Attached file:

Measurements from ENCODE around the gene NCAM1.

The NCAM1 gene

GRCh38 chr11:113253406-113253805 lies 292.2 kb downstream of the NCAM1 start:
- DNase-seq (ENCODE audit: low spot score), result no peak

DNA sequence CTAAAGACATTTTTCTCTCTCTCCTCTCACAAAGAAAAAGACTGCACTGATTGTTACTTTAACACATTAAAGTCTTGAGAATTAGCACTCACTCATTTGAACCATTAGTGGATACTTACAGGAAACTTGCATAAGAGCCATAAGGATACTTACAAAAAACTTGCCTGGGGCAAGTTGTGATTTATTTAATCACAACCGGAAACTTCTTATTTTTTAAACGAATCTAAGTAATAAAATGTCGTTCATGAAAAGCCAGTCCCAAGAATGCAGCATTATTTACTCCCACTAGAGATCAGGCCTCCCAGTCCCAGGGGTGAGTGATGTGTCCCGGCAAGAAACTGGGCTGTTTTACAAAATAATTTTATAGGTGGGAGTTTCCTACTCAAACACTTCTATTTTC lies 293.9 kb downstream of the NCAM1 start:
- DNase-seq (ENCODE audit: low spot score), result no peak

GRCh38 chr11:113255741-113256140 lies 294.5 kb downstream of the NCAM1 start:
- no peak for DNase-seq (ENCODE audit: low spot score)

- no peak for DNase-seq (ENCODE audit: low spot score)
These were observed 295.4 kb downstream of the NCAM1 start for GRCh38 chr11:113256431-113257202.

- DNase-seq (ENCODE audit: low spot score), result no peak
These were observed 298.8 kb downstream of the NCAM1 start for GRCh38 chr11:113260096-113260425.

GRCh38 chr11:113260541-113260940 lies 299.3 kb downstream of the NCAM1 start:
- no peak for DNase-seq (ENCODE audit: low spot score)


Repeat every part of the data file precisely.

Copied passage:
Measurements from ENCODE around the gene NCAM1.

The NCAM1 gene

GRCh38 chr11:113253406-113253805 lies 292.2 kb downstream of the NCAM1 start:
- DNase-seq (ENCODE audit: low spot score), result no peak

DNA sequence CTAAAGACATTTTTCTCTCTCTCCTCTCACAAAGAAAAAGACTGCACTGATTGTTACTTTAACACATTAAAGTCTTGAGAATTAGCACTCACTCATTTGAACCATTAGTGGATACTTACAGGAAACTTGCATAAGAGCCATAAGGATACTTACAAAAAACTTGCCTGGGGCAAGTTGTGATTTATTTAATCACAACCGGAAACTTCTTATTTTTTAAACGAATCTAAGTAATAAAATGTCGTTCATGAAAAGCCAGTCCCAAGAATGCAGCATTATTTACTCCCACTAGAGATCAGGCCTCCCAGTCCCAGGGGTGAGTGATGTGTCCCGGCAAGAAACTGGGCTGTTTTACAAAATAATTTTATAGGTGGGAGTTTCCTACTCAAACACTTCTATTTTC lies 293.9 kb downstream of the NCAM1 start:
- DNase-seq (ENCODE audit: low spot score), result no peak

GRCh38 chr11:113255741-113256140 lies 294.5 kb downstream of the NCAM1 start:
- no peak for DNase-seq (ENCODE audit: low spot score)

- no peak for DNase-seq (ENCODE audit: low spot score)
These were observed 295.4 kb downstream of the NCAM1 start for GRCh38 chr11:113256431-113257202.

- DNase-seq (ENCODE audit: low spot score), result no peak
These were observed 298.8 kb downstream of the NCAM1 start for GRCh38 chr11:113260096-113260425.

GRCh38 chr11:113260541-113260940 lies 299.3 kb downstream of the NCAM1 start:
- no peak for DNase-seq (ENCODE audit: low spot score)